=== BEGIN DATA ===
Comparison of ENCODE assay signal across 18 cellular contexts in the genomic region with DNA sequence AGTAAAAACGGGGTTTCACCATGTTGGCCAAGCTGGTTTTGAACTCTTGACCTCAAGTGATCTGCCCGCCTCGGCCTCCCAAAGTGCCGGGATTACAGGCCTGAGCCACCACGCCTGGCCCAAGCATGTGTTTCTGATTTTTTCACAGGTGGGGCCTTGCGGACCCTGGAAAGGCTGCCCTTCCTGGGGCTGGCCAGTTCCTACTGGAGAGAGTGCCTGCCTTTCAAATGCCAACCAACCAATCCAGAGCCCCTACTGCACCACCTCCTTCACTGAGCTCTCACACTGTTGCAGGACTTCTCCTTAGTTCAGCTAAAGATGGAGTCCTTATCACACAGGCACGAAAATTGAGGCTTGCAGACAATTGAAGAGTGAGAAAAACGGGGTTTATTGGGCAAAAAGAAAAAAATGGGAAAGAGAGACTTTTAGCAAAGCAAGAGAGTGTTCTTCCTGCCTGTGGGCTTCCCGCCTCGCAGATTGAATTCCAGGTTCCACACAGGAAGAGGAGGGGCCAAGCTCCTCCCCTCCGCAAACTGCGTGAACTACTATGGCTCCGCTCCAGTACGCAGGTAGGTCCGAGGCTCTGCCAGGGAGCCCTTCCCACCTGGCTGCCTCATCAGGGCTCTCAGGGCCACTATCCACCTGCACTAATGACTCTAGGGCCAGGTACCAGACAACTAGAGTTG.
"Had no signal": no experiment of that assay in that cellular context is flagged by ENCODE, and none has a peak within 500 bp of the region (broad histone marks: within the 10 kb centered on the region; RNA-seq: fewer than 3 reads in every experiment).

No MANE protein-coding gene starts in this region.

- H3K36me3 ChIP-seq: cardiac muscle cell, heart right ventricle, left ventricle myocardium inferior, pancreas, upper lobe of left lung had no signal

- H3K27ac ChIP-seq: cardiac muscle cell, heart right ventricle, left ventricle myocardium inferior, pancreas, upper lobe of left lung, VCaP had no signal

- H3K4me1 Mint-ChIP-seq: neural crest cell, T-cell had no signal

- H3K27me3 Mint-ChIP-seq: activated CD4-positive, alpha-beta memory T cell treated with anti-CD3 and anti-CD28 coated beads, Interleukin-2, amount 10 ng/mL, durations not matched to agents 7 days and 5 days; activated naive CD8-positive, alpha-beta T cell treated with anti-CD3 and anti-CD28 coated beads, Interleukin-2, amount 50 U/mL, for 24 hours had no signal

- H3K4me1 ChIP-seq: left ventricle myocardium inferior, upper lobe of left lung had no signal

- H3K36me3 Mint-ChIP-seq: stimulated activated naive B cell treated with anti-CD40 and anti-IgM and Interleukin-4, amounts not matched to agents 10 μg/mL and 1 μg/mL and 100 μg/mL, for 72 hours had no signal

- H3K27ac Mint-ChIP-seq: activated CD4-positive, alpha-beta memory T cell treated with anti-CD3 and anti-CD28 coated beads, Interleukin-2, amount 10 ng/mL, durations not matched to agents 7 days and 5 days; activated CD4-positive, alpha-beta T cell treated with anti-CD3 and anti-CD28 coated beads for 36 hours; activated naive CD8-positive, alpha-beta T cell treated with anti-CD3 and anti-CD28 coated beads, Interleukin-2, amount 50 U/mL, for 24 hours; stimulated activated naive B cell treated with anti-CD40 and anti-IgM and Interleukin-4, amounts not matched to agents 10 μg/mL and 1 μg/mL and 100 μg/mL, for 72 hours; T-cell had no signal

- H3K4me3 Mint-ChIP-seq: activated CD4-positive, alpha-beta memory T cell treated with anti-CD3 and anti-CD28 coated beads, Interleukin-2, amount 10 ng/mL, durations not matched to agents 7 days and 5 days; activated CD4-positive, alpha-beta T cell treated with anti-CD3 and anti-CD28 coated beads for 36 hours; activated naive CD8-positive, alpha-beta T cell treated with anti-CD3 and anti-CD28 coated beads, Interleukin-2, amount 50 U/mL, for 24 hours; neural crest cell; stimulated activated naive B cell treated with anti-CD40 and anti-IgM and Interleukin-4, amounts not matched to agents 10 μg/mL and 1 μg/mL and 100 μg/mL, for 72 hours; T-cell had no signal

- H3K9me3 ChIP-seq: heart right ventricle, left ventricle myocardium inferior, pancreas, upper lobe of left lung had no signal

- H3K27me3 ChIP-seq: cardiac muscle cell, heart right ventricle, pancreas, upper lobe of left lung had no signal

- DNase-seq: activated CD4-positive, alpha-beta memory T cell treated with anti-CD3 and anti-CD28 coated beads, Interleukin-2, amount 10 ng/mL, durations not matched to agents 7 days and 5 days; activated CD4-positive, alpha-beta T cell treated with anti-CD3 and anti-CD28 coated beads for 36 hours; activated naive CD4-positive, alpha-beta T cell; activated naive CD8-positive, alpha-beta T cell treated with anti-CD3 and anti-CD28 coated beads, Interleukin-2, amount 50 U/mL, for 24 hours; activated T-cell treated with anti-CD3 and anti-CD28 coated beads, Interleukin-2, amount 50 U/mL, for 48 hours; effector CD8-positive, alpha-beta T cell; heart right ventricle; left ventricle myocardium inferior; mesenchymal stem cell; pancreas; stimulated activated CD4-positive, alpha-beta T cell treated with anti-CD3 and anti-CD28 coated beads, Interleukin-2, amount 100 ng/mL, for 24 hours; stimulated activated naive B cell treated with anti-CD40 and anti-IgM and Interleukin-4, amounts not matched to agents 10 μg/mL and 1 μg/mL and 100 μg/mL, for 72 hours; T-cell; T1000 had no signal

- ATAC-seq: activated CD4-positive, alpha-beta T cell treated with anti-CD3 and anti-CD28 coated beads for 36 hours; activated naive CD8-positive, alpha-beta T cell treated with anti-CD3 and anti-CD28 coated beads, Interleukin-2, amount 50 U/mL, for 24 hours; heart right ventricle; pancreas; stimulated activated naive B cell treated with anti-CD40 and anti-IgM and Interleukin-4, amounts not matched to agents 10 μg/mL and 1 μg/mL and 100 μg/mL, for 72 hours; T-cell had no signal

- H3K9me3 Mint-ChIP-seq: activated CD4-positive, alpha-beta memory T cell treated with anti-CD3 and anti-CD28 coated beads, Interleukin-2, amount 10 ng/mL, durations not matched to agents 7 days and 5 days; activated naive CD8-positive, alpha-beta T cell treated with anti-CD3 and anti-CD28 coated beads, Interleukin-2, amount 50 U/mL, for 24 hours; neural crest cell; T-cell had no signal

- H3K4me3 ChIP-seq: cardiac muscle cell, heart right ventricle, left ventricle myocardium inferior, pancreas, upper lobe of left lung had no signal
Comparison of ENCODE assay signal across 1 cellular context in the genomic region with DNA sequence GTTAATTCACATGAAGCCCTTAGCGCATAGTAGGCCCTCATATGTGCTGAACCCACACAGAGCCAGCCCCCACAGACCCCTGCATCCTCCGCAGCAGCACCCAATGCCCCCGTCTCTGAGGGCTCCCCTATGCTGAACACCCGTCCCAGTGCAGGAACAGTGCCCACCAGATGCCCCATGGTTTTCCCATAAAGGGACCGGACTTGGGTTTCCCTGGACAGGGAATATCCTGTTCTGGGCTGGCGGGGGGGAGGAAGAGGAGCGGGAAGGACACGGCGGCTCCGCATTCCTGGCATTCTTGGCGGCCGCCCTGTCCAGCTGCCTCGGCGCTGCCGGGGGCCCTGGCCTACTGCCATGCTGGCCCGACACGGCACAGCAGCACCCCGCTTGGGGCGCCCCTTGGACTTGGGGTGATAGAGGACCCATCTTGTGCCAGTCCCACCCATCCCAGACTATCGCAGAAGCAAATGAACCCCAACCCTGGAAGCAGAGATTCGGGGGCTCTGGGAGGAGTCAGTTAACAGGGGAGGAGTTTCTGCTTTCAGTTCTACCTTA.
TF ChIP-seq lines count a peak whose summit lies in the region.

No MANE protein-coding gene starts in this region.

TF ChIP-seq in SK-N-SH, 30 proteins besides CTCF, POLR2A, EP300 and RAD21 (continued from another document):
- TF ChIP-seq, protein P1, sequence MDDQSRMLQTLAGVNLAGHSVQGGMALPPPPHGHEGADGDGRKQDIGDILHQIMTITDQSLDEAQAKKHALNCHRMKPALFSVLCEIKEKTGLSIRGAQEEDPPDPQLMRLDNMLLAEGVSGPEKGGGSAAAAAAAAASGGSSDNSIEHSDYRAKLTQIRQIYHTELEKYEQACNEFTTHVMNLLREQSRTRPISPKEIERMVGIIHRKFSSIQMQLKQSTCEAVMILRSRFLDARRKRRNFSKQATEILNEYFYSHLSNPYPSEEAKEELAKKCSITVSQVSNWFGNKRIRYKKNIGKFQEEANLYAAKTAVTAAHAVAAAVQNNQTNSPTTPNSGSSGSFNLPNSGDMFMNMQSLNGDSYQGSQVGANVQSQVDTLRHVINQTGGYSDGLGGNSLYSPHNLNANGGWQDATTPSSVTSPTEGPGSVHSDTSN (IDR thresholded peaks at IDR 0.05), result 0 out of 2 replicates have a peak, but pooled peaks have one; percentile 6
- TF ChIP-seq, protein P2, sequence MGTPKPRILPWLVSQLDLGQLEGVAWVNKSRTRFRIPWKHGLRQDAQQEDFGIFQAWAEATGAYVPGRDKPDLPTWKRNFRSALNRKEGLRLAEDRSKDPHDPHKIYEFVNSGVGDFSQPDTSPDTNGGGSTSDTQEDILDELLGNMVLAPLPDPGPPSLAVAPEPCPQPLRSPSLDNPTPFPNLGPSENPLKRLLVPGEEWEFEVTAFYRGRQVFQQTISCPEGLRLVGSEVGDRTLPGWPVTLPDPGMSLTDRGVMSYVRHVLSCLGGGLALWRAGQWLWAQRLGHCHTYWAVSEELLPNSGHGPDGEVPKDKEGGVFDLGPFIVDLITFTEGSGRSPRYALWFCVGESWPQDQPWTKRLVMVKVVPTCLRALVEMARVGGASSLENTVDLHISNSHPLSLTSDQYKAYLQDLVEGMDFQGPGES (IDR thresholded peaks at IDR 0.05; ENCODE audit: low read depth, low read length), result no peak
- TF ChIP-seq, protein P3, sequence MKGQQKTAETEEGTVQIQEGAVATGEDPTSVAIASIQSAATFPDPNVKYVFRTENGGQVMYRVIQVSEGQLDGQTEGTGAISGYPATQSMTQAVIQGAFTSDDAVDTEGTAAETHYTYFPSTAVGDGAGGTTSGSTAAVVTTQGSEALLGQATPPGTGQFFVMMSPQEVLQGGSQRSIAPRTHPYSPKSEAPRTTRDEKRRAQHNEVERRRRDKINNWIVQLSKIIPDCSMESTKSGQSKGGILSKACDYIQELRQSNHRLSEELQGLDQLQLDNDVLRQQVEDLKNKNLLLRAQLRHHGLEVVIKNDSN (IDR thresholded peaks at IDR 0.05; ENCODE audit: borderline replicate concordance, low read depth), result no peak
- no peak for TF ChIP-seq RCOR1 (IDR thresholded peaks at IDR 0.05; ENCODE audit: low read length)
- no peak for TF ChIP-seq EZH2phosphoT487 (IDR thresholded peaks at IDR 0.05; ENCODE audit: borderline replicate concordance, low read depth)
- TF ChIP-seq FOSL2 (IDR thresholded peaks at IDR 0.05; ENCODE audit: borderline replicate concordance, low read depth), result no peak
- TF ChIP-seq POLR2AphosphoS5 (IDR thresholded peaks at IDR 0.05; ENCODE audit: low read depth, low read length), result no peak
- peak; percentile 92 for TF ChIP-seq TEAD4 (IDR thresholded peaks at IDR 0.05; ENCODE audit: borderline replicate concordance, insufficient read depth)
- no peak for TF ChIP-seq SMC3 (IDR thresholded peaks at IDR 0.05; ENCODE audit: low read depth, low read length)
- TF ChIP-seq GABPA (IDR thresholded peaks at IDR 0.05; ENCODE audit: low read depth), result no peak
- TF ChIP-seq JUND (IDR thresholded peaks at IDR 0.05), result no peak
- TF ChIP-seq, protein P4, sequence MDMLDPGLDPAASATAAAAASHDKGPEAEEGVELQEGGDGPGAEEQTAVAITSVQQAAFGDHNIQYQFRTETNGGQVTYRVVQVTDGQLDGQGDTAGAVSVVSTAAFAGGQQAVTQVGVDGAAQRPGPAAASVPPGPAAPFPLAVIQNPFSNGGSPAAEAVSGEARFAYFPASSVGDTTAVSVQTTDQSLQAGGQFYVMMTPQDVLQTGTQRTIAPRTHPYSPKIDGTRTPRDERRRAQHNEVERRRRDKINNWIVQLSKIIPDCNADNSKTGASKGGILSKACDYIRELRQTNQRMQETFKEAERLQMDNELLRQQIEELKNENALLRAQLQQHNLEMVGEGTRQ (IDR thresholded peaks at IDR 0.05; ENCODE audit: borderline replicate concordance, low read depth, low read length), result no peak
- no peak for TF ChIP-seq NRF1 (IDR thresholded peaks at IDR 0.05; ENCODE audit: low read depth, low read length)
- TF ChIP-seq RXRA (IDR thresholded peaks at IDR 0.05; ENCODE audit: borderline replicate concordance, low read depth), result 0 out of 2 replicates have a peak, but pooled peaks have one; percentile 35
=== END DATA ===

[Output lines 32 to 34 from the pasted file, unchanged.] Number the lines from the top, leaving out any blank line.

- TF ChIP-seq JUND (IDR thresholded peaks at IDR 0.05), result no peak
- TF ChIP-seq, protein P4, sequence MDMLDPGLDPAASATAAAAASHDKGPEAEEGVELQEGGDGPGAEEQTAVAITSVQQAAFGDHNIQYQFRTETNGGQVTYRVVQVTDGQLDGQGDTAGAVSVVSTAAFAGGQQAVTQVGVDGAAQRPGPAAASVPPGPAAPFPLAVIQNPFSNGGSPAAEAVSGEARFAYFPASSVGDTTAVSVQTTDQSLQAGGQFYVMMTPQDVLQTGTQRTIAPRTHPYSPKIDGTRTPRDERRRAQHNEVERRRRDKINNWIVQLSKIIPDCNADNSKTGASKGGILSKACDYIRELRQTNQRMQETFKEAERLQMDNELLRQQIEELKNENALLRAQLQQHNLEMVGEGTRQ (IDR thresholded peaks at IDR 0.05; ENCODE audit: borderline replicate concordance, low read depth, low read length), result no peak
- no peak for TF ChIP-seq NRF1 (IDR thresholded peaks at IDR 0.05; ENCODE audit: low read depth, low read length)